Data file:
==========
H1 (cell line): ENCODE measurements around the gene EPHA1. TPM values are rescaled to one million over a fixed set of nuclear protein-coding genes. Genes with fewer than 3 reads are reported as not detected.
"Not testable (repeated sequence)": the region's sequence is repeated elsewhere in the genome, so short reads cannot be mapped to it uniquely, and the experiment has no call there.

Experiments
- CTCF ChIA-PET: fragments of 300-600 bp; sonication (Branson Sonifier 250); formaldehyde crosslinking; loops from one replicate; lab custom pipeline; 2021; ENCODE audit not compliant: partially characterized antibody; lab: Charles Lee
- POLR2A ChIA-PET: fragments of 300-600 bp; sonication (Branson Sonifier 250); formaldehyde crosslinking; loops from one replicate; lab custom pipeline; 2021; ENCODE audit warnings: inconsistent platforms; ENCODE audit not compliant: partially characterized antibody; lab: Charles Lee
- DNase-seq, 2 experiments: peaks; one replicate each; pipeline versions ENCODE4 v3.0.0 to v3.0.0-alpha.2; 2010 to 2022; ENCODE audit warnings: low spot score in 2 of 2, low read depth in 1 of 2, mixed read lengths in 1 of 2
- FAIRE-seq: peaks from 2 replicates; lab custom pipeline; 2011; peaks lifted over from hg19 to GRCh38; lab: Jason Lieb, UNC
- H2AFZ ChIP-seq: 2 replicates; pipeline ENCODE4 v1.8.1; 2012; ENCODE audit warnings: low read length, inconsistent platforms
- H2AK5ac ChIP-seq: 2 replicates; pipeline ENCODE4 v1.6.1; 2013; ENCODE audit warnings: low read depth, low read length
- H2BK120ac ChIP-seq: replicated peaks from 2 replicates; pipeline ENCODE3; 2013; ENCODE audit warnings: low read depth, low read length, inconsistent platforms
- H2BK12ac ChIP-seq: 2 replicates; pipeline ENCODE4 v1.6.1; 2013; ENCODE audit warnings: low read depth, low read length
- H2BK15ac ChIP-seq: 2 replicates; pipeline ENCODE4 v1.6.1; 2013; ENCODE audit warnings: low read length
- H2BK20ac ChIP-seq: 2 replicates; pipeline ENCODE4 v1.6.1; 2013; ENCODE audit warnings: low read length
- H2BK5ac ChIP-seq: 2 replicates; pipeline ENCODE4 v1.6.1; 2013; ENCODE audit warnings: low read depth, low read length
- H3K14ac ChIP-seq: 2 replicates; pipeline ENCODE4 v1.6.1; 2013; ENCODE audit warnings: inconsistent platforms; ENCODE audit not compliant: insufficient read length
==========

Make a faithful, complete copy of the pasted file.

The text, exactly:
H1 (cell line): ENCODE measurements around the gene EPHA1. TPM values are rescaled to one million over a fixed set of nuclear protein-coding genes. Genes with fewer than 3 reads are reported as not detected.
"Not testable (repeated sequence)": the region's sequence is repeated elsewhere in the genome, so short reads cannot be mapped to it uniquely, and the experiment has no call there.

Experiments
- CTCF ChIA-PET: fragments of 300-600 bp; sonication (Branson Sonifier 250); formaldehyde crosslinking; loops from one replicate; lab custom pipeline; 2021; ENCODE audit not compliant: partially characterized antibody; lab: Charles Lee
- POLR2A ChIA-PET: fragments of 300-600 bp; sonication (Branson Sonifier 250); formaldehyde crosslinking; loops from one replicate; lab custom pipeline; 2021; ENCODE audit warnings: inconsistent platforms; ENCODE audit not compliant: partially characterized antibody; lab: Charles Lee
- DNase-seq, 2 experiments: peaks; one replicate each; pipeline versions ENCODE4 v3.0.0 to v3.0.0-alpha.2; 2010 to 2022; ENCODE audit warnings: low spot score in 2 of 2, low read depth in 1 of 2, mixed read lengths in 1 of 2
- FAIRE-seq: peaks from 2 replicates; lab custom pipeline; 2011; peaks lifted over from hg19 to GRCh38; lab: Jason Lieb, UNC
- H2AFZ ChIP-seq: 2 replicates; pipeline ENCODE4 v1.8.1; 2012; ENCODE audit warnings: low read length, inconsistent platforms
- H2AK5ac ChIP-seq: 2 replicates; pipeline ENCODE4 v1.6.1; 2013; ENCODE audit warnings: low read depth, low read length
- H2BK120ac ChIP-seq: replicated peaks from 2 replicates; pipeline ENCODE3; 2013; ENCODE audit warnings: low read depth, low read length, inconsistent platforms
- H2BK12ac ChIP-seq: 2 replicates; pipeline ENCODE4 v1.6.1; 2013; ENCODE audit warnings: low read depth, low read length
- H2BK15ac ChIP-seq: 2 replicates; pipeline ENCODE4 v1.6.1; 2013; ENCODE audit warnings: low read length
- H2BK20ac ChIP-seq: 2 replicates; pipeline ENCODE4 v1.6.1; 2013; ENCODE audit warnings: low read length
- H2BK5ac ChIP-seq: 2 replicates; pipeline ENCODE4 v1.6.1; 2013; ENCODE audit warnings: low read depth, low read length
- H3K14ac ChIP-seq: 2 replicates; pipeline ENCODE4 v1.6.1; 2013; ENCODE audit warnings: inconsistent platforms; ENCODE audit not compliant: insufficient read length